Good Tidings, Williamsburg Edition

As followers of my previous blog, The Fanciful Lobster, may remember, I make my own holiday cards every year. Initially, this served as my proverbial fist-shaking at the consumerism of the holidays, but with seven years’ worth of cards under my belt, it’s now become a tradition unto itself. It’s my way of checking in on family and friends, all while sending them a hand-pulled print to boot.

Every year I vary the technique and subject matter, with the only stipulation being that the card reflects based on my surroundings. The first year I was in Roswell, for example, I made a dragonfly print in reference to the dragonfly festival I attended at Bitter Lakes. Last year, I made an ox print based on a fresco by Peter Hurd that I had seen at Los Poblanos, one of my favorite places in New Mexico. Having recently moved to Virginia, and with Brandon starting an exciting new job as a senior preparator at Colonial Williamsburg, I decided a print referencing CW was in order. After wandering around the complex and looking at the various edifices, I decided on this little building:

Since I don’t have access to a printing press at the moment, I decided to make a linocut so I could print these at home.  I had already done a relief print last year, so I decided to make a white line print, a 20th-century technique that works quite well with architecture. Instead of carving out the areas you want to leave blank, you carve out the outlines only, and color each resulting section individually.

Having decided on a technique, I spent the next few nights abstracting and simplifying the building. I thought about painting the background blue or green, as you see below, but I decided to save myself a little work and leave it white.

I pulled out one of my linoleum pieces and carved the image. The one on the left is the first attempt. I thought it was too lopsided so I carved it a second time. The final image is crooked too, but it was less pronounced. I also thought the imperfections added a vernacular sort of charm.

 It was then time to print the images. To ensure consistent registration, I taped each sheet to the top of the linoleum, allowing me to flip back and forth easily while I colored in each new section. Since it takes a few minutes to prepare each part, I chose slow-drying oil paints so I wouldn’t feel rushed. I then printed one color at a time, from yellow, to red, to blue, and finally a brownish-purple for the steps. I cheated for the railings by drawing them in with a micronpen, as they turned out sloppy when printed.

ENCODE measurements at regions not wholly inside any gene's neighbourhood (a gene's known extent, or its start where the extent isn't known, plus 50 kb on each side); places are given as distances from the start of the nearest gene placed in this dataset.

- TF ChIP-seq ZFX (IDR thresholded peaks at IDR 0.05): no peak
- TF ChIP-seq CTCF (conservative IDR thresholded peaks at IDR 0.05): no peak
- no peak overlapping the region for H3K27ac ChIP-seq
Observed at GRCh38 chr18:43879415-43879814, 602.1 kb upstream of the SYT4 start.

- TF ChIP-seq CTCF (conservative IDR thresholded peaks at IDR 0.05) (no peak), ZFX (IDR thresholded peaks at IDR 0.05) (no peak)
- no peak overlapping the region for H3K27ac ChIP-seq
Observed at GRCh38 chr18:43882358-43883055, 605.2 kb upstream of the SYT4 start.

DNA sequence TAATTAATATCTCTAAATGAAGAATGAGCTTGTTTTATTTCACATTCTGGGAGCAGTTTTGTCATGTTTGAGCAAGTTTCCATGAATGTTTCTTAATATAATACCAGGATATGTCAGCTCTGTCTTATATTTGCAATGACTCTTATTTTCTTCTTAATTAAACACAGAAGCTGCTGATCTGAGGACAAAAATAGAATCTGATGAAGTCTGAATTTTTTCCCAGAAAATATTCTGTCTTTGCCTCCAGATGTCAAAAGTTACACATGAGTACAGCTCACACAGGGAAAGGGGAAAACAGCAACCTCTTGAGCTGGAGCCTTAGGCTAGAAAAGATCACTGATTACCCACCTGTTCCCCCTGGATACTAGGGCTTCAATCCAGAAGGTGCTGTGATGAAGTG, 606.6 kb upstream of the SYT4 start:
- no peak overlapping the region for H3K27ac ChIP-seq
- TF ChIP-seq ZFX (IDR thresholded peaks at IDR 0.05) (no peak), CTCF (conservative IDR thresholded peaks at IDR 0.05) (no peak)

I deliberately went with a primary color scheme because I wanted a bright, colorful image. Primary colors are also associated with stability and simplicity (think of Wonderbread and children’s toys), which also felt appropriate. Brandon and I both like Williamsburg and the opportunities we’ve had here so far, so I wanted to visually convey how content we feel being here.

The beauty of relief printing is that you can change your colors to add variety, and I certainly did that for these prints. Some impressions featured bright yellows, while others were more brown or ochre. The print above, for example, featured lighter blue windows. 

In a few instances, I made the building green because the blue accidentally mixed with the yellow.  They’re just especially attuned to holiday colors.

Once the prints were finished, I pasted them onto card stock. Rather than settle on a single color, I found a package containing red, gray, and tan cardstock and got that.

This was a satisfying project to finish. I wasn’t sure I would have time to make cards this year, but by working for an hour or night, printing 3-4 cards at a time, I was able to finish this project within a couple of weeks.

I admittedly haven’t been sketching much since going back to grad school, but this project showed me that I can continue to make artwork while still having plenty of time for studying. I intend on remembering that for next semester by setting smaller daily sketching goals for myself. As long as you’re making something, it counts.

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